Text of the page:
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Barlaamism is a theological doctrine proposed by fourteenth-century Calabrian monk Barlaam of Seminara. Barlaam challenged the possibility of having experiential knowledge of God, instead asserting that knowledge of God can only be propositional, contrary to the beliefs of the Hesychast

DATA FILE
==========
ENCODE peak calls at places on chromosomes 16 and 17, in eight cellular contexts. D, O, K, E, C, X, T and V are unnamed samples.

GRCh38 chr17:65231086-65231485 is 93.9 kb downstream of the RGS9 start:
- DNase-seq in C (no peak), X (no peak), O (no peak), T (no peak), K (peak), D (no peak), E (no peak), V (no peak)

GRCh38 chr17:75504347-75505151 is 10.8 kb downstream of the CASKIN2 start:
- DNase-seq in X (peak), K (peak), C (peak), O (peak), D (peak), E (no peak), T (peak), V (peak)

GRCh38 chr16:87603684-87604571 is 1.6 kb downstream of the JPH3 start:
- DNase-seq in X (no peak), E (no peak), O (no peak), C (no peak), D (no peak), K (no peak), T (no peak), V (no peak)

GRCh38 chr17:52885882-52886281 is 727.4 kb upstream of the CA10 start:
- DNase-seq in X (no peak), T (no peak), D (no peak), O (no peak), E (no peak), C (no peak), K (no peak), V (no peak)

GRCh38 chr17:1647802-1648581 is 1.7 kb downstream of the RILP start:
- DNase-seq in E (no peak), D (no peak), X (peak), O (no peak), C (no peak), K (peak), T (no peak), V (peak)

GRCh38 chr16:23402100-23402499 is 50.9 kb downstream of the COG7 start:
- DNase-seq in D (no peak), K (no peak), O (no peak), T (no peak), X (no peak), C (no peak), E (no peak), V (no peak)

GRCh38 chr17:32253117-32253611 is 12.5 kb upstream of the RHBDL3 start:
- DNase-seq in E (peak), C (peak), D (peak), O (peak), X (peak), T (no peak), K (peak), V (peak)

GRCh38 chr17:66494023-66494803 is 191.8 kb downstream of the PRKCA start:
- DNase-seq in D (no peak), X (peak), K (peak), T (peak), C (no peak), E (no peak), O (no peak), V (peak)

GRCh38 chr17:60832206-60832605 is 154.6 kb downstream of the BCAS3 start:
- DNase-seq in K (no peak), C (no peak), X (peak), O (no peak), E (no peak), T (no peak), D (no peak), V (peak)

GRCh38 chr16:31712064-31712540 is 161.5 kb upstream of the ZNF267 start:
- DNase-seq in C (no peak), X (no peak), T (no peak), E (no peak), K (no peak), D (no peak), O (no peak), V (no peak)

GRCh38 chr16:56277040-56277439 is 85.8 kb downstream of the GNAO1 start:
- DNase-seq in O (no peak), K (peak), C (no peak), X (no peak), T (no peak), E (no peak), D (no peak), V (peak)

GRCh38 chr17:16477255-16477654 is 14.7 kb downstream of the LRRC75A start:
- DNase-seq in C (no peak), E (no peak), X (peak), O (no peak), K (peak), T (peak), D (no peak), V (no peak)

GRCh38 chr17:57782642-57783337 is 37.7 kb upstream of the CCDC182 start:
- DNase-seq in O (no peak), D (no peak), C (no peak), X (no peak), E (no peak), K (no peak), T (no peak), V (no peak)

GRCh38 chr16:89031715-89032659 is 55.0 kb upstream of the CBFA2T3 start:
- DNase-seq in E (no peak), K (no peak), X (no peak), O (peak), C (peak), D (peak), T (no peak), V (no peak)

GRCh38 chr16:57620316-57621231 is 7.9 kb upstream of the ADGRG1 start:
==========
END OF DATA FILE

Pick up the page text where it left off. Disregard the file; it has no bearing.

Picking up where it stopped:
As a product of both East and West, Barlaam influenced the culture of both. Petrarch and Boccaccio were his pupils, and there is no doubt that he contributed to the strengthening of the current that led to the Italian Renaissance. On the other hand, Barlaam's interest in the hesychast dispute resulted in the development of a lively theological movement in the fourteenth century in Constantinople and Thessalonica. One of its consequences was the formulation of the mystical-ascetical teaching of the Orthodox church by Gregory Palamas.